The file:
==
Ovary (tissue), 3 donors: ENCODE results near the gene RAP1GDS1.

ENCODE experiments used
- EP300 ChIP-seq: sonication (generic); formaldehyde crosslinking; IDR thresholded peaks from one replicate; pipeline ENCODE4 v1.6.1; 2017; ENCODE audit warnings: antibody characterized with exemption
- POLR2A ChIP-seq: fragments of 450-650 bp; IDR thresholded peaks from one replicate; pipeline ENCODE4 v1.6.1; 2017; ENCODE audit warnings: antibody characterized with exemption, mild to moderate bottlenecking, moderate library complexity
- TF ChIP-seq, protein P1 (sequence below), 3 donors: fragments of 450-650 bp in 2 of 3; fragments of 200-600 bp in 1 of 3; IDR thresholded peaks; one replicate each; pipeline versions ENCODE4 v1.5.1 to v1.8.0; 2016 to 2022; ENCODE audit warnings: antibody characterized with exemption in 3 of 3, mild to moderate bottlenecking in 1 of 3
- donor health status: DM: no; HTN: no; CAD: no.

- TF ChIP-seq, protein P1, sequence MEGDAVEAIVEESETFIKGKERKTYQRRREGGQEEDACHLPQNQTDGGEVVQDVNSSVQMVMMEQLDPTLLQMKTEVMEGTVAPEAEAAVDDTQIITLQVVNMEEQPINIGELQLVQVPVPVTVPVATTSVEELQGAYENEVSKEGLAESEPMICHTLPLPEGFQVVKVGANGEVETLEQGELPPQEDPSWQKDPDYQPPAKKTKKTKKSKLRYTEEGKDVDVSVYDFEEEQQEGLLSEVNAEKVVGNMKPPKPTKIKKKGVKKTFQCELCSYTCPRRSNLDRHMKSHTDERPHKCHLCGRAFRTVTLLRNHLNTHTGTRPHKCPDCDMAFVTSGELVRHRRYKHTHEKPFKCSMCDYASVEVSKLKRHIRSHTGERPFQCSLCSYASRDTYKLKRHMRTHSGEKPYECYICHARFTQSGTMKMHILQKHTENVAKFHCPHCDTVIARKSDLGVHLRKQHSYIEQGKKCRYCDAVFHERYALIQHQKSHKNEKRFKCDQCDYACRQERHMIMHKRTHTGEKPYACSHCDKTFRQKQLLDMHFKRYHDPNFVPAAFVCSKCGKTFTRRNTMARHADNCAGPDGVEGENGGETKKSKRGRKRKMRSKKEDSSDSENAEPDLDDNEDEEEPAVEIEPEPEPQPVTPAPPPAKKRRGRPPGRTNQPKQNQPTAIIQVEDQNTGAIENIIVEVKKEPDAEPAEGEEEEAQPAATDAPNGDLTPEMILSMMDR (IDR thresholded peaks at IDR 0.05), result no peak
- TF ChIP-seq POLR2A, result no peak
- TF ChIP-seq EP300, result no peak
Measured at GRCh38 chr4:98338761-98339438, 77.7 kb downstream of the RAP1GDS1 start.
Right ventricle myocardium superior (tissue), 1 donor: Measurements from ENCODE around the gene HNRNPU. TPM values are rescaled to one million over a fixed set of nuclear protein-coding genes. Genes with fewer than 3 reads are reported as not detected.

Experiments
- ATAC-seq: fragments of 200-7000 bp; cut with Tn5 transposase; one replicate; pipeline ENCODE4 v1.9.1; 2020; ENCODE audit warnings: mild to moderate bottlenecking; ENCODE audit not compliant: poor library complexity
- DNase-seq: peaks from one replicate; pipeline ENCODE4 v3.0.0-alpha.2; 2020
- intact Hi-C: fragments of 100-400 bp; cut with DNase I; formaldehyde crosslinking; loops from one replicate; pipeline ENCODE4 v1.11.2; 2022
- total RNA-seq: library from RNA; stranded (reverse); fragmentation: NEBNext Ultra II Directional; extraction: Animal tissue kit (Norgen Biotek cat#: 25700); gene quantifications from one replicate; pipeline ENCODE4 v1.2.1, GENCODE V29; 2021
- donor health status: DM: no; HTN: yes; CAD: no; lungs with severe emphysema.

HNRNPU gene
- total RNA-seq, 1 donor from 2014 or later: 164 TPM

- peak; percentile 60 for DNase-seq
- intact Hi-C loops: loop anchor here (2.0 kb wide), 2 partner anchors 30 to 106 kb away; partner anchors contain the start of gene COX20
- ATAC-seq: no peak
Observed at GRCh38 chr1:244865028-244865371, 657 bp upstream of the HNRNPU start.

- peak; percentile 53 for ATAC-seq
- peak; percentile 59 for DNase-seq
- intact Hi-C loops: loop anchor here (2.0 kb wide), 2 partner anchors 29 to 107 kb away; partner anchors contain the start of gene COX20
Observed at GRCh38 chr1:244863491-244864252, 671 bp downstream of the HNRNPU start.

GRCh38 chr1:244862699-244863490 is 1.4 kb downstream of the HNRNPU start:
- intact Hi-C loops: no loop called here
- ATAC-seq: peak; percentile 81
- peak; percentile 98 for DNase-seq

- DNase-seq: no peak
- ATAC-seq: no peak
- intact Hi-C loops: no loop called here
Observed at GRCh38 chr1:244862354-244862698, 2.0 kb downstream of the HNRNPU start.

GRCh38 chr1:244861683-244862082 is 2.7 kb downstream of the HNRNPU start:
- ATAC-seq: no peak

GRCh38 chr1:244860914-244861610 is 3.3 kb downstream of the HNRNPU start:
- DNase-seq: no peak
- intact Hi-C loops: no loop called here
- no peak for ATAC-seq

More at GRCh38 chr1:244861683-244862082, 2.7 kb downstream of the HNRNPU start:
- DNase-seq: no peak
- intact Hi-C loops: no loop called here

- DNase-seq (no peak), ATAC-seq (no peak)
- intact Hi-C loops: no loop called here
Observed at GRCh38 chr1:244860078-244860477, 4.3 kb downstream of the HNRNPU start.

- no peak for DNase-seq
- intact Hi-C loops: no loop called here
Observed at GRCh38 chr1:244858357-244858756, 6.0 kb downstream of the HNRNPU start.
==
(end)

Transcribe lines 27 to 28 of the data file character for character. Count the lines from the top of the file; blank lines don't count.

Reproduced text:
Observed at GRCh38 chr1:244863491-244864252, 671 bp downstream of the HNRNPU start.

GRCh38 chr1:244862699-244863490 is 1.4 kb downstream of the HNRNPU start: